There comes a time in every blog's life when it must stop and ask itself the big questions -- what am I? Why am I here? What purpose do I serve, other than to occupy bits of bandwidth and server space, and for what good reason would anyone keep coming back to read me on a regular basis?
Almost since its inception, In Lehmann's Terms has been unable to answer those questions. In part, this is because it is a blog, not a sentient creature, and thus incapable of animate thought or speech, no matter how far its creator tried to stretch out this tortured metaphor. But in larger part, it is because that same creator, yours truly, never really had any good answers to those questions to begin with.
For years, I resisted the call to start blogging, because I considered the whole enterprise....well, kind of goofy. Eventually, on a lark, I decided to give it a whirl. But while it's been fun at times and, yeah, there are a small handful of posts I've made that I don't consider to be complete crap, I can't say I've ever been completely sold on what I was doing. That is, when I bothered to do it at all.
The problem, you see, is that this has always been a blog without a purpose, and that's never sat particularly well with me. I'd intended originally for this to be a space to blow off some steam. My day job is comprised entirely of reporting straight news, so having an outlet to bloviate my own opinions once in a while seemed like a welcome opportunity.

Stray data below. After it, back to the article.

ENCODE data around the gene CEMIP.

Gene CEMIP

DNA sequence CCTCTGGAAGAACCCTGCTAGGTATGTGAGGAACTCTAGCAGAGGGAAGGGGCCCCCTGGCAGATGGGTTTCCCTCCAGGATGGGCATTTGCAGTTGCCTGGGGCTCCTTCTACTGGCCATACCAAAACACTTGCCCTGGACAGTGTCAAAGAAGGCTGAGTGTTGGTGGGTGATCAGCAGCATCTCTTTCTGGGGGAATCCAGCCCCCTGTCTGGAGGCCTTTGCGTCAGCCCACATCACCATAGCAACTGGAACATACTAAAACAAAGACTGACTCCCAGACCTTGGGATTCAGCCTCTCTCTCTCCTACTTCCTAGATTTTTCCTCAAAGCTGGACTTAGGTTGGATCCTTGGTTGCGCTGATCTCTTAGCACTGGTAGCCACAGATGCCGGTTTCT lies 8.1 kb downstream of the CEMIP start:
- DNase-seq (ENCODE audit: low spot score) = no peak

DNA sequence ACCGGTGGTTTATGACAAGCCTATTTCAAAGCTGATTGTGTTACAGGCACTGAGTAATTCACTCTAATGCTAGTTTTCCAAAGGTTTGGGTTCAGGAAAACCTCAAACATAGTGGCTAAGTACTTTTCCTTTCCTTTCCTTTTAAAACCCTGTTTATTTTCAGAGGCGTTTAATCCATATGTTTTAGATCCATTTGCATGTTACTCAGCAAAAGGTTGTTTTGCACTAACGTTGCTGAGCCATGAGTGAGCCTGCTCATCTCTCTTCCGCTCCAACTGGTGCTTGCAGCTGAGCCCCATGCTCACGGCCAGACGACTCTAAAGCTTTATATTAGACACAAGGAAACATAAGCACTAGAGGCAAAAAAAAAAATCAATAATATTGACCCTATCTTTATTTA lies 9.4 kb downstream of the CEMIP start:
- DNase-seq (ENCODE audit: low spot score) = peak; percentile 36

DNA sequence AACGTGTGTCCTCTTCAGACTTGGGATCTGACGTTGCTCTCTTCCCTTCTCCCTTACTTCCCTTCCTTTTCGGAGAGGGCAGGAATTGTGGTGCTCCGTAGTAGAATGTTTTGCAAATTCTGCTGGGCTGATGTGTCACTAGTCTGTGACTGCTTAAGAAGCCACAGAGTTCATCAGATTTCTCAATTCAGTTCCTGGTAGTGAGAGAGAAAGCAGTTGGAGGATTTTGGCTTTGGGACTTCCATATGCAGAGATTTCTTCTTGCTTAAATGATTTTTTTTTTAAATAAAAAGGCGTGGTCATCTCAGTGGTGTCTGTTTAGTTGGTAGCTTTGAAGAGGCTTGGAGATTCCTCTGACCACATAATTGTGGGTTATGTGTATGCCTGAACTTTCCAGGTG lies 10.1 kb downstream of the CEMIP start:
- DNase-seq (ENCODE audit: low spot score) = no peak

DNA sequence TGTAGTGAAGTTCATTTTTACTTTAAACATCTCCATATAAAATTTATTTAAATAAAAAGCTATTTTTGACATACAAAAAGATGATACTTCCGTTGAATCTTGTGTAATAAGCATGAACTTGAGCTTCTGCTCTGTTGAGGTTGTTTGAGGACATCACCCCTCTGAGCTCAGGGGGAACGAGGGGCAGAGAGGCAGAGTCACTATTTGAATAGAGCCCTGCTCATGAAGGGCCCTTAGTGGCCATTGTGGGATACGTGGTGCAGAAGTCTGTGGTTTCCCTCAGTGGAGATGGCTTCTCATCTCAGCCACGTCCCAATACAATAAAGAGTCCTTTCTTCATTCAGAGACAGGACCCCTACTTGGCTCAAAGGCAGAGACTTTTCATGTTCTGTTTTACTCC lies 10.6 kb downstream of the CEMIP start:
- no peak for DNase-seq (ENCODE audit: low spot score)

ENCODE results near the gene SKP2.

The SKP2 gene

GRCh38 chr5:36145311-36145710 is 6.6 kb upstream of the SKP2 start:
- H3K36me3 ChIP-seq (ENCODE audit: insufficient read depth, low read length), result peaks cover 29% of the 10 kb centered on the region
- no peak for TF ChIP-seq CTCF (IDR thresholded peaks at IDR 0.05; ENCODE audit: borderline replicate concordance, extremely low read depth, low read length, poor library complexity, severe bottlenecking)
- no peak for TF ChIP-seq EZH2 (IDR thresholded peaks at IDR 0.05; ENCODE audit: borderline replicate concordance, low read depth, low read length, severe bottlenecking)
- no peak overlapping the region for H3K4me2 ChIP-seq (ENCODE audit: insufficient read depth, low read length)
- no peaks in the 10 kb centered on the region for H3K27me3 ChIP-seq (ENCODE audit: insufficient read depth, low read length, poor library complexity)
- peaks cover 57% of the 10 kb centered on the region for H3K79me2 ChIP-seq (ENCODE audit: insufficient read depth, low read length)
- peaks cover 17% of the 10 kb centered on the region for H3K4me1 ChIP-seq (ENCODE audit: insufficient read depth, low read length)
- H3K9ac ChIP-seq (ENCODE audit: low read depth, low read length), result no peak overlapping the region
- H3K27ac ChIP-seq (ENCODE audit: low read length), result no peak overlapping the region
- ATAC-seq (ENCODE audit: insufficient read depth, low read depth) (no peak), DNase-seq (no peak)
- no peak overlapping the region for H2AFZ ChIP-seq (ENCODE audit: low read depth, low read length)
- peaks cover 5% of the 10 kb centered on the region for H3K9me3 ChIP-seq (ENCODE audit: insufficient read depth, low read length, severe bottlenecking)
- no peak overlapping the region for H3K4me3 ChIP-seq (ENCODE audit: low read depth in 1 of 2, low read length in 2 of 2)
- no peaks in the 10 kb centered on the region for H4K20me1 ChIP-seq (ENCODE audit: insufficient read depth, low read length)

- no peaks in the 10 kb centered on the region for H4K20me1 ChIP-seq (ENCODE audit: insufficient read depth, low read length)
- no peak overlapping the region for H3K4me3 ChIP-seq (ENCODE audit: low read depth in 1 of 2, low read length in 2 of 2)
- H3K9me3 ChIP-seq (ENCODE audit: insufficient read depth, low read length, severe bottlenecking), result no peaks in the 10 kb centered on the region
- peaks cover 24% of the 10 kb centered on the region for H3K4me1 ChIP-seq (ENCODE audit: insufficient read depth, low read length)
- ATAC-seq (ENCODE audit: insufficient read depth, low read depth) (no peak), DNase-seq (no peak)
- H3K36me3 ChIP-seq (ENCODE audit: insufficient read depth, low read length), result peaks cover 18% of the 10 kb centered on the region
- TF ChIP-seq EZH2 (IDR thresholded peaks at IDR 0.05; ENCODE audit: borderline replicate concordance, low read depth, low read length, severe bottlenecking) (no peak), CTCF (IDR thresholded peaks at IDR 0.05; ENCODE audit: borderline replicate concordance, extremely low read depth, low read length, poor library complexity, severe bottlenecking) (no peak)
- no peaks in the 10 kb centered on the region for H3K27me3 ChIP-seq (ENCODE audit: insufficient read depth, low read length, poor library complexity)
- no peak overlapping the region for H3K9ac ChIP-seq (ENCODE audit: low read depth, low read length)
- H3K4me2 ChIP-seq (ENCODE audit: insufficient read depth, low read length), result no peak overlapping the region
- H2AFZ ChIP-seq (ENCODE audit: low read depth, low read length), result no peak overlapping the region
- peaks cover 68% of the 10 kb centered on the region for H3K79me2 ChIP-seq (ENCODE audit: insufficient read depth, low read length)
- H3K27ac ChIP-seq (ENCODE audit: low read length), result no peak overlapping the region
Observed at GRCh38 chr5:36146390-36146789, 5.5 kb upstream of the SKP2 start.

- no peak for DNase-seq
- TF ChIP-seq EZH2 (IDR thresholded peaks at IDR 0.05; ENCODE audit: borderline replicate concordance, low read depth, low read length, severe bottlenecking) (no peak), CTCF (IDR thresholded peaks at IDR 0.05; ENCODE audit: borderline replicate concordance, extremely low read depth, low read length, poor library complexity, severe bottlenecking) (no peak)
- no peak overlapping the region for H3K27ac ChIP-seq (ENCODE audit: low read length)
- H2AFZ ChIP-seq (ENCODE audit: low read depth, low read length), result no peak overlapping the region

But opinions....about what? Does the Web really need yet one more libertarian screwball, tossing off the same old hoary cliches on all the same old topics? Spend just a few minutes cruising the libertarian blogosphere -- and especially the giant echo chamber that is the D.C.-centered libertarian blogosphere -- and the answer comes back a categorical NO FUCKIN' WAY!
So, what then? Pop culture? I don't consume nearly as much of it as I used to, and dwelling on the subject mostly leaves me feeling old and out of touch. Philosophy? Still fun for the occasional mental wank session, but I'd end up boring even myself. Economics? It's already a crowded field, and I don't have nearly enough technical training to do the subject justice or compete with the big boys. Business? Finance? Insurance? Only in that last area can I say I have a true comparative advantage, and it's the one subject that prudence dictates I just the shut the hell up about.